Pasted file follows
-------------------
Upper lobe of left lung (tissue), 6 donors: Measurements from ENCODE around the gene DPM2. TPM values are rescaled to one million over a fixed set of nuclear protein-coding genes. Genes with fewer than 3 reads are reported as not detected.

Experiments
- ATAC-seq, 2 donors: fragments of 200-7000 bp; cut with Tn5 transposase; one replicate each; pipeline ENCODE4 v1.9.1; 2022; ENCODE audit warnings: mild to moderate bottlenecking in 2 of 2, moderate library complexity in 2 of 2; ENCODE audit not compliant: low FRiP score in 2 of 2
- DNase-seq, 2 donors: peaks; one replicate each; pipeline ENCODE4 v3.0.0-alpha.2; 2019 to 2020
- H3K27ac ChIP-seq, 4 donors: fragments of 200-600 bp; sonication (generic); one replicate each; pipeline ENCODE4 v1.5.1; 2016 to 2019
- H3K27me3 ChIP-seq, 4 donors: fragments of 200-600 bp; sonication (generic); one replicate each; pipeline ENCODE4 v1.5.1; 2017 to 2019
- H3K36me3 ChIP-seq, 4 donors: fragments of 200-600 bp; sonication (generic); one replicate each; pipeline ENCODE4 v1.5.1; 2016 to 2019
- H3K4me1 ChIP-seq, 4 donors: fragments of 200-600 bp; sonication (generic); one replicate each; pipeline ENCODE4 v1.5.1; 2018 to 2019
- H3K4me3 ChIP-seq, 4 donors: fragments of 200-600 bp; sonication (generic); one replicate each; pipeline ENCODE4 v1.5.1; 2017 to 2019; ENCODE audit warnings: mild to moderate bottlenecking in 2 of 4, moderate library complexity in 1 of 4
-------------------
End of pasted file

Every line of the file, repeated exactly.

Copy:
Upper lobe of left lung (tissue), 6 donors: Measurements from ENCODE around the gene DPM2. TPM values are rescaled to one million over a fixed set of nuclear protein-coding genes. Genes with fewer than 3 reads are reported as not detected.

Experiments
- ATAC-seq, 2 donors: fragments of 200-7000 bp; cut with Tn5 transposase; one replicate each; pipeline ENCODE4 v1.9.1; 2022; ENCODE audit warnings: mild to moderate bottlenecking in 2 of 2, moderate library complexity in 2 of 2; ENCODE audit not compliant: low FRiP score in 2 of 2
- DNase-seq, 2 donors: peaks; one replicate each; pipeline ENCODE4 v3.0.0-alpha.2; 2019 to 2020
- H3K27ac ChIP-seq, 4 donors: fragments of 200-600 bp; sonication (generic); one replicate each; pipeline ENCODE4 v1.5.1; 2016 to 2019
- H3K27me3 ChIP-seq, 4 donors: fragments of 200-600 bp; sonication (generic); one replicate each; pipeline ENCODE4 v1.5.1; 2017 to 2019
- H3K36me3 ChIP-seq, 4 donors: fragments of 200-600 bp; sonication (generic); one replicate each; pipeline ENCODE4 v1.5.1; 2016 to 2019
- H3K4me1 ChIP-seq, 4 donors: fragments of 200-600 bp; sonication (generic); one replicate each; pipeline ENCODE4 v1.5.1; 2018 to 2019
- H3K4me3 ChIP-seq, 4 donors: fragments of 200-600 bp; sonication (generic); one replicate each; pipeline ENCODE4 v1.5.1; 2017 to 2019; ENCODE audit warnings: mild to moderate bottlenecking in 2 of 4, moderate library complexity in 1 of 4